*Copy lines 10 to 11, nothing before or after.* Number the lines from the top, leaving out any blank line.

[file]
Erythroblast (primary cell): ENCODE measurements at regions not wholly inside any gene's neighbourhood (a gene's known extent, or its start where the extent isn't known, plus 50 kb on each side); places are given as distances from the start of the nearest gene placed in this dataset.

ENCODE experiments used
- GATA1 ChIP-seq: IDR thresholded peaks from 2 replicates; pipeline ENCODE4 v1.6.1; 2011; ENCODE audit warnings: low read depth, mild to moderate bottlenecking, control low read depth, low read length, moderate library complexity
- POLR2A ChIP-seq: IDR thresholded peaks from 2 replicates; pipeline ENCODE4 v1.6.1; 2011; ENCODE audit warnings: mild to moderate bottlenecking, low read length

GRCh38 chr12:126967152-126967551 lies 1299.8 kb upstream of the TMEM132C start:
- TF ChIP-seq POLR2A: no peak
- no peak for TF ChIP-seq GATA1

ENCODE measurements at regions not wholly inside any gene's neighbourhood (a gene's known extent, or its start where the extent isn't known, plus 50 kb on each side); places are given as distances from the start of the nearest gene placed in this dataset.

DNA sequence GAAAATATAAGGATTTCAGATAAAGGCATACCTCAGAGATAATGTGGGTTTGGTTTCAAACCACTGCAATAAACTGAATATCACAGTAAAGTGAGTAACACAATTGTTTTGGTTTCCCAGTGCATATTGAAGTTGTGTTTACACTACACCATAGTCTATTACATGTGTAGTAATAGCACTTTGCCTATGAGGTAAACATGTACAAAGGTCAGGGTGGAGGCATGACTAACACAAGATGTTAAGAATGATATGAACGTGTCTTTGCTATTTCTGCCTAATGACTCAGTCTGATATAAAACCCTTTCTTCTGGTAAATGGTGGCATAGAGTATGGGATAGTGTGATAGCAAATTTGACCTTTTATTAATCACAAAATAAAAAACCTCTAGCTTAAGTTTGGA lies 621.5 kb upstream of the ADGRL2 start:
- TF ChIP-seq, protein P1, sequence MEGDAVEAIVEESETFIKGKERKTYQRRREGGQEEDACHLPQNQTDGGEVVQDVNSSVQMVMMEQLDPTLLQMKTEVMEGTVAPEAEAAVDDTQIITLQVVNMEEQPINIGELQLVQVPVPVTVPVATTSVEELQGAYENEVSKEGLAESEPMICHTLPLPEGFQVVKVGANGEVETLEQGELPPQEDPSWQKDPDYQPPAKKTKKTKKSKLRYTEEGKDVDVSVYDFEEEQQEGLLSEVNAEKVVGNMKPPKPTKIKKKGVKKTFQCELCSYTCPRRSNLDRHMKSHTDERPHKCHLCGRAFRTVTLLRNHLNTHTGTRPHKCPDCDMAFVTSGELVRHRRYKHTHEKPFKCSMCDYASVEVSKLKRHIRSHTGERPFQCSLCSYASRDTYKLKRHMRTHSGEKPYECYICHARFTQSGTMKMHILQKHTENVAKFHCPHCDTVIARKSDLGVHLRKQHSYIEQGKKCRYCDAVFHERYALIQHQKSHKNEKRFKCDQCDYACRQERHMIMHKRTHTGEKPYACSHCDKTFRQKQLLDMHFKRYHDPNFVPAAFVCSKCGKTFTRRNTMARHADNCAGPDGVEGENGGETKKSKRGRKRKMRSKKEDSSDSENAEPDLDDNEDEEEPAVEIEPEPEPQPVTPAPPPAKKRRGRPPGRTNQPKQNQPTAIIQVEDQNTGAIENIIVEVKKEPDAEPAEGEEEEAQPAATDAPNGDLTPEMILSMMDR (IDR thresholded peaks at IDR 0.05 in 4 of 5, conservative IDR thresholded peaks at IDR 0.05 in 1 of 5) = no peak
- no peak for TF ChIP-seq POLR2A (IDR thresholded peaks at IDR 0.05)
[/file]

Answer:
- TF ChIP-seq, protein P1, sequence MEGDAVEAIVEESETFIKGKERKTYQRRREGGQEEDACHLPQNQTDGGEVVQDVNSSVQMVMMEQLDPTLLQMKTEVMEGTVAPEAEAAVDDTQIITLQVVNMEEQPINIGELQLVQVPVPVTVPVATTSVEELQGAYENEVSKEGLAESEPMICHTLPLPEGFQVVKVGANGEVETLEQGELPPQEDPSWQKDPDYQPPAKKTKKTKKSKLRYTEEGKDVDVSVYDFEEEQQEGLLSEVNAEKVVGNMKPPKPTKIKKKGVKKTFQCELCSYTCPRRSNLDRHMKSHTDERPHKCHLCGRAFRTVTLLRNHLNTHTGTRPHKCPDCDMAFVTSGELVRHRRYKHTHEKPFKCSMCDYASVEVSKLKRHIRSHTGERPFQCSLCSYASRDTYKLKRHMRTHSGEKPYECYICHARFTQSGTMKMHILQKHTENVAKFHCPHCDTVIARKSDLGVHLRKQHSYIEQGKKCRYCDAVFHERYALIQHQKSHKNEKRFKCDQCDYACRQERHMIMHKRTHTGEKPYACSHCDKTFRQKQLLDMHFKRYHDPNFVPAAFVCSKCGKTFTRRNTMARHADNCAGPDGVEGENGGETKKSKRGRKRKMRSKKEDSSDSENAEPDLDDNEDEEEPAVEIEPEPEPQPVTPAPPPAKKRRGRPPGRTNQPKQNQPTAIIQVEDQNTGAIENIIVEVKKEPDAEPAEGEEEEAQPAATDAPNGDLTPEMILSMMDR (IDR thresholded peaks at IDR 0.05 in 4 of 5, conservative IDR thresholded peaks at IDR 0.05 in 1 of 5) = no peak
- no peak for TF ChIP-seq POLR2A (IDR thresholded peaks at IDR 0.05)